Sure­ly good­ness and mer­cy shall fol­low me all the days of my life: and I will dwell in the house of the Lord forever.

All trans­la­tions invoke dif­fer­ent forms of sub­jec­tiv­i­ty. The King James trans­la­tion opened the text of the Old and New Tes­ta­ments to a larg­er, non-Latin-read­ing audi­ence. Many of the most recent trans­la­tions of Psalm 23 bring in con­cerns such as gen­der or pow­er — for exam­ple replac­ing male pro­nouns for God with non-gen­der-spe­cif­ic pro­nouns. The Con­tem­po­rary Eng­lish Ver­sion” (1995) of Psalm 23 replaces the pro­noun for God — he” — with you,” as in the fol­low­ing verse:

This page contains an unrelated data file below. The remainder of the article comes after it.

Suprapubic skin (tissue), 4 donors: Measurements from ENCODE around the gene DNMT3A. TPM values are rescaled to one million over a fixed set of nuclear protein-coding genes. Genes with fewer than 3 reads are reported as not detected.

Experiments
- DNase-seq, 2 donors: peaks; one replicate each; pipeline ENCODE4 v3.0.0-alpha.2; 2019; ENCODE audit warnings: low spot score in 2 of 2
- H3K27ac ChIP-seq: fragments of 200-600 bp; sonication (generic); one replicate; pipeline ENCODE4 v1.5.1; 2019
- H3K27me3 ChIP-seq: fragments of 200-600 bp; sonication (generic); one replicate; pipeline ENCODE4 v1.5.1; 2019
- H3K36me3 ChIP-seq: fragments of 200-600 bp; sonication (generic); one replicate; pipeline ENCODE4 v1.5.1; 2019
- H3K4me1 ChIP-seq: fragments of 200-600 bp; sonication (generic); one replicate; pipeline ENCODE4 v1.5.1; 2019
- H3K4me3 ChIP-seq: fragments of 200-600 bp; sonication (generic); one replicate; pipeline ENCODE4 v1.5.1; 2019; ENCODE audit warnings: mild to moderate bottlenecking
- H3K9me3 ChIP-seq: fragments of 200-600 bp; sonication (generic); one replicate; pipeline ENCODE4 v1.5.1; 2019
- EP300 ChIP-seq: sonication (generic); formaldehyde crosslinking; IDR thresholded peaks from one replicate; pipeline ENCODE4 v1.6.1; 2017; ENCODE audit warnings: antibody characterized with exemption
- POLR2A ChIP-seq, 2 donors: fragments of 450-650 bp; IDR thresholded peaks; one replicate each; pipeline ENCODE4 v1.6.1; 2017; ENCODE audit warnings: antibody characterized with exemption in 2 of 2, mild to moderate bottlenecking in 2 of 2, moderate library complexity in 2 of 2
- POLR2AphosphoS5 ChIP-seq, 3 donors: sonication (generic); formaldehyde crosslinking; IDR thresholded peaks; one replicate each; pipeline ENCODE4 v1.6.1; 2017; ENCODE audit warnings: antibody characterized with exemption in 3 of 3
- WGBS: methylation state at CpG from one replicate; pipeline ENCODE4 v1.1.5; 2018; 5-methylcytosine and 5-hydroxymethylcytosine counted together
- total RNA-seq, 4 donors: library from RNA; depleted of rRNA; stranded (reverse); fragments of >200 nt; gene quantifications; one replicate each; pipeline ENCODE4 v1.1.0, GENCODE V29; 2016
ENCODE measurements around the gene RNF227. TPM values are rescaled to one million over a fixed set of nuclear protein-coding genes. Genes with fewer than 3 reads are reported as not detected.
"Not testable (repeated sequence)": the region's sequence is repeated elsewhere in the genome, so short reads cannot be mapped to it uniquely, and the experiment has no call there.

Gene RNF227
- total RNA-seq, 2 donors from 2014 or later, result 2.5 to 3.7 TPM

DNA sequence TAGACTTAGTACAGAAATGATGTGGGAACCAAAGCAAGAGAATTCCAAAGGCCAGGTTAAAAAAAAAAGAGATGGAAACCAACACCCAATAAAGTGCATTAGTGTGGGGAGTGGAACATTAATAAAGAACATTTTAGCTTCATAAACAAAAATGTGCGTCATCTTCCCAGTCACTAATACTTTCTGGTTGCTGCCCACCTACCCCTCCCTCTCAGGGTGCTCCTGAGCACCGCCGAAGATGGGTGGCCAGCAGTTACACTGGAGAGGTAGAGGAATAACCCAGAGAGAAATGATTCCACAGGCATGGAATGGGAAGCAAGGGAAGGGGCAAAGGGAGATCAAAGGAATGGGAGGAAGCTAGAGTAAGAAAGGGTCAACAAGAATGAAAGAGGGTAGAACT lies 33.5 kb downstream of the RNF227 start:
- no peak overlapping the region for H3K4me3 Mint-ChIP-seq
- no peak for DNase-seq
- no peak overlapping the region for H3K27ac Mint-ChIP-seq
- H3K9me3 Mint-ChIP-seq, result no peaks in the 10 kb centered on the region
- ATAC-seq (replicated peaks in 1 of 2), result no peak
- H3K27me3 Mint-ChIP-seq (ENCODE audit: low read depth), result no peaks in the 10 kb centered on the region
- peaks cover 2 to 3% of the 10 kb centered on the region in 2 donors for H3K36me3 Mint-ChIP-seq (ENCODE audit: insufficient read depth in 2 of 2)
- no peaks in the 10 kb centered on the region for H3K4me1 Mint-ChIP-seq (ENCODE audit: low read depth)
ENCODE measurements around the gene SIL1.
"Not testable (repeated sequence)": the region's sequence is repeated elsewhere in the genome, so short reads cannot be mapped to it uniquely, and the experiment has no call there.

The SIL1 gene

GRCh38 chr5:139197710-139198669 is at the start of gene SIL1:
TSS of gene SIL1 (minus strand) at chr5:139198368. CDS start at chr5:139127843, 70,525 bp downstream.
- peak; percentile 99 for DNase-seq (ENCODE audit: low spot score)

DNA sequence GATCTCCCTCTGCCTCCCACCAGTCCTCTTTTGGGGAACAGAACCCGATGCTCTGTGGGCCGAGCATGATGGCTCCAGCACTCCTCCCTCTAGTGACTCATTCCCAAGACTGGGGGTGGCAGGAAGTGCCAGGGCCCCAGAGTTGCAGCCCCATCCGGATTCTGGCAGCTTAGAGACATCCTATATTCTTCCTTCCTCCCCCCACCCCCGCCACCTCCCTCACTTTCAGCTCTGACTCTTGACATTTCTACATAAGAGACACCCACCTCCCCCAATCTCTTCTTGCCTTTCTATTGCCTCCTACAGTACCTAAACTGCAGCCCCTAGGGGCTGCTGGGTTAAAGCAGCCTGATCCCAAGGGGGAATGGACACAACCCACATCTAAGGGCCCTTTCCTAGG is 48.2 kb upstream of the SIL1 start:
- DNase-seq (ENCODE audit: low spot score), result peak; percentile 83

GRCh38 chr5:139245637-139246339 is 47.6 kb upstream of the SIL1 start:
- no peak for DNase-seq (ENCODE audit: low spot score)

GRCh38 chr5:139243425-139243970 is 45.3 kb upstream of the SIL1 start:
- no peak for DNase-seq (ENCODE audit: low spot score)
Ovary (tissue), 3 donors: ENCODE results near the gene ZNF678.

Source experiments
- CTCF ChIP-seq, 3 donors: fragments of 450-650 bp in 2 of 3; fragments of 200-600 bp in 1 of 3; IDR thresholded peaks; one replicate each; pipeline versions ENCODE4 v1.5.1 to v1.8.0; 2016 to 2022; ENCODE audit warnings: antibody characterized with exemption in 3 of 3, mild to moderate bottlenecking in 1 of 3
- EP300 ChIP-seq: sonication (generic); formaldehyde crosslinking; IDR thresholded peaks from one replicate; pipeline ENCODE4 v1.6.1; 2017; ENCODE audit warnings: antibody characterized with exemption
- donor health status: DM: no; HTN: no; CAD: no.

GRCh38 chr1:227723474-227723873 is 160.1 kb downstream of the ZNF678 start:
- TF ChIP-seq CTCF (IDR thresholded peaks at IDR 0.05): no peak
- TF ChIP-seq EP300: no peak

You let me rest in fields of green grass.
You lead me to streams of peace­ful water, and you refresh my life.

While this type of trans­la­tion has become com­mon­place in reli­gious texts, it rep­re­sents a larg­er ethics of inter­pre­ta­tion: the trans­la­tions of Psalm 23 into 17th-cen­tu­ry Eng­lish expand­ed the intel­li­gi­bil­i­ty of wor­ship, and the more recent gen­der-neu­tral trans­la­tions sug­gest greater sen­si­tiv­i­ty to the inter-rela­tion­ships of gen­der and power.

With­in this spe­cif­ic eth­i­cal frame­work of trans­la­tion and repro­duc­tion, we might imag­ine almost end­less oppor­tu­ni­ties for bring­ing sub­jec­tiv­i­ties into inter­pre­ta­tions of work. It is pos­si­ble that trans­la­tions could also emerge from more inter­sec­tion­al think­ing about sub­jec­tiv­i­ty and more con­cep­tu­al frame­works for con­sid­er­ing how sub­jec­tiv­i­ties are rep­re­sent­ed with­in language.